Raspberry Pi is a popular single-board computer (SBC) with a diverse set of applications. It conventionally runs on Raspberry Pi OS (formerly Raspbian), but you can install other operating systems on it as per your project requirements.
Like any other operating system, Raspberry Pi OS also has built-in keyboard shortcuts to help you perform operations quickly. Additionally, you get the ability to create custom keyboard shortcuts for running programs or performing certain actions on your Raspberry Pi.
Why Should You Create Keyboard Shortcuts on Raspberry Pi?
With the Raspberry Pi OS (desktop environment), you typically run a program by locating it on the system and double-clicking it. Although this is totally acceptable, if you want to save yourself a few steps, you can assign a keyboard shortcut to the program/script you wish to run to execute it efficiently.
Likewise, you might also want to consider creating custom keyboard shortcuts if you have missing/broken keys on your keyboard. To this end, you can create a custom keybinding for the action linked to the broken/missing key and assign it to some other key on your keyboard.
For instance, if you use Scrot to take screenshots on Raspberry Pi and your keyboard doesn’t have the PrtScr (Print Screen) key, you can assign the program execution to your preferred key.
How to Create Custom Keyboard Shortcuts on Raspberry Pi OS
Openbox is the easiest way to create custom keyboard shortcuts on the Raspberry Pi OS. It is essentially a window manager for the X Window System — present on the Raspberry Pi OS (LXDE) — that lets you configure the behavior of almost every aspect of Pi OS’s desktop environment.
One thing to note here, however, is that the keybindings you create with Openbox only work on Raspberry Pi OS desktop. So, you can’t trigger programs with these keybindings in the Terminal, be it in headless mode or over SSH (Secure SHell).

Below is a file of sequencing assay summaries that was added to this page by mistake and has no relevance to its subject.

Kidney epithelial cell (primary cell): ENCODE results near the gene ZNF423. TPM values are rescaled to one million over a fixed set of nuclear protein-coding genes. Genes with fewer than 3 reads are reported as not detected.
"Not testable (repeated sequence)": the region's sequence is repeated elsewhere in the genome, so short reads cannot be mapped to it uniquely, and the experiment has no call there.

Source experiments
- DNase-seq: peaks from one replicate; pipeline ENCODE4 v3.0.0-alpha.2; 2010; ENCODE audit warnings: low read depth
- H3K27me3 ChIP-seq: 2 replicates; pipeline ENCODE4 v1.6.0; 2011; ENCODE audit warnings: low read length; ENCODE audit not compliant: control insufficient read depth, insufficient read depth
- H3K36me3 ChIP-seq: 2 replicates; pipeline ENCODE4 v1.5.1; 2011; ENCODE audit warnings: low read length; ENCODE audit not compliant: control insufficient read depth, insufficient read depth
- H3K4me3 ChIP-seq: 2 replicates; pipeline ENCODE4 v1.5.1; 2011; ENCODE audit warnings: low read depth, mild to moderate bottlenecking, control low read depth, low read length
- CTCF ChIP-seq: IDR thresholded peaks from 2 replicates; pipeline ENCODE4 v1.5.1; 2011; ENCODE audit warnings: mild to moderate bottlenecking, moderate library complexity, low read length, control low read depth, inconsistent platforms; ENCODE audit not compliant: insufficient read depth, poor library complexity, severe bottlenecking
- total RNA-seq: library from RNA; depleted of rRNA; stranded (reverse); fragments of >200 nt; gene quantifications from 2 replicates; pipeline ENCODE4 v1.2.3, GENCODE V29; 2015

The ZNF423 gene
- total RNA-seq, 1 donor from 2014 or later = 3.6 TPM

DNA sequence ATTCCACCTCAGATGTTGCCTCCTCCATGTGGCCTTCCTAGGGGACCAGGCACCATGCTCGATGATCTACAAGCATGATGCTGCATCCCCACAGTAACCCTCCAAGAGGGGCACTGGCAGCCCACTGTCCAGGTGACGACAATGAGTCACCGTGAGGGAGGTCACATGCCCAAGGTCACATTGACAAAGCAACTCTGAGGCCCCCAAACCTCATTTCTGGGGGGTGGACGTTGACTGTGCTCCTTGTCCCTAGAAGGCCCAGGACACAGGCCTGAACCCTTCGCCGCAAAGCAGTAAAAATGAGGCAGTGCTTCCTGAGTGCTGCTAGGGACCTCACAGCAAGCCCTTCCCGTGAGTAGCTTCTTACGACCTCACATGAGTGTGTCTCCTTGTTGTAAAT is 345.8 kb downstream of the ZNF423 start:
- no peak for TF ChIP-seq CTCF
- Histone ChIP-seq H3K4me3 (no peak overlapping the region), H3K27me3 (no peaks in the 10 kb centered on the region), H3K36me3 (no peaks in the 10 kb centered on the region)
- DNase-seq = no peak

Following are the steps to create a keybinding in Openbox:
- Open the Terminal. You can either click on the Terminal icon (in the top bar) or use the CTRL + ALT + T shortcut to do this.
- Type sudo nano /etc/xdg/openbox/lxde-pi-rc.xml to open the configuration file that holds all the keybindings for the Raspberry Pi OS.
- Scroll down to the section that reads Keybindings for running applications and use the following syntax to add a keybinding:
Here’s how you can use the command:
In the above example, we’ve assigned the CTRL + ALT + s shortcut to execute the GNOME Screenshot program. You can modify the above command to suit your requirements. Following are the key declarations you can use to create keybindings in Openbox:
- A – ALT
- C – CTRL
- S – Shift
- W – Super
- M – Meta
- space – Spacebar
- Home – Home
- End – End
- Return – Enter
- BackSpace – Backspace
- Print – Print Screen
- Hit CTRL + O to write lines to the configuration file and CTRL + X to exit editing.
- Enter sudo reboot to reboot Raspberry Pi and apply your keybindings.
Aside from the key declarations, there are two more essential components in a keybinding command: actions and commands. By leveraging the two effectively, you can create keybindings for more complex operations on Raspberry Pi OS.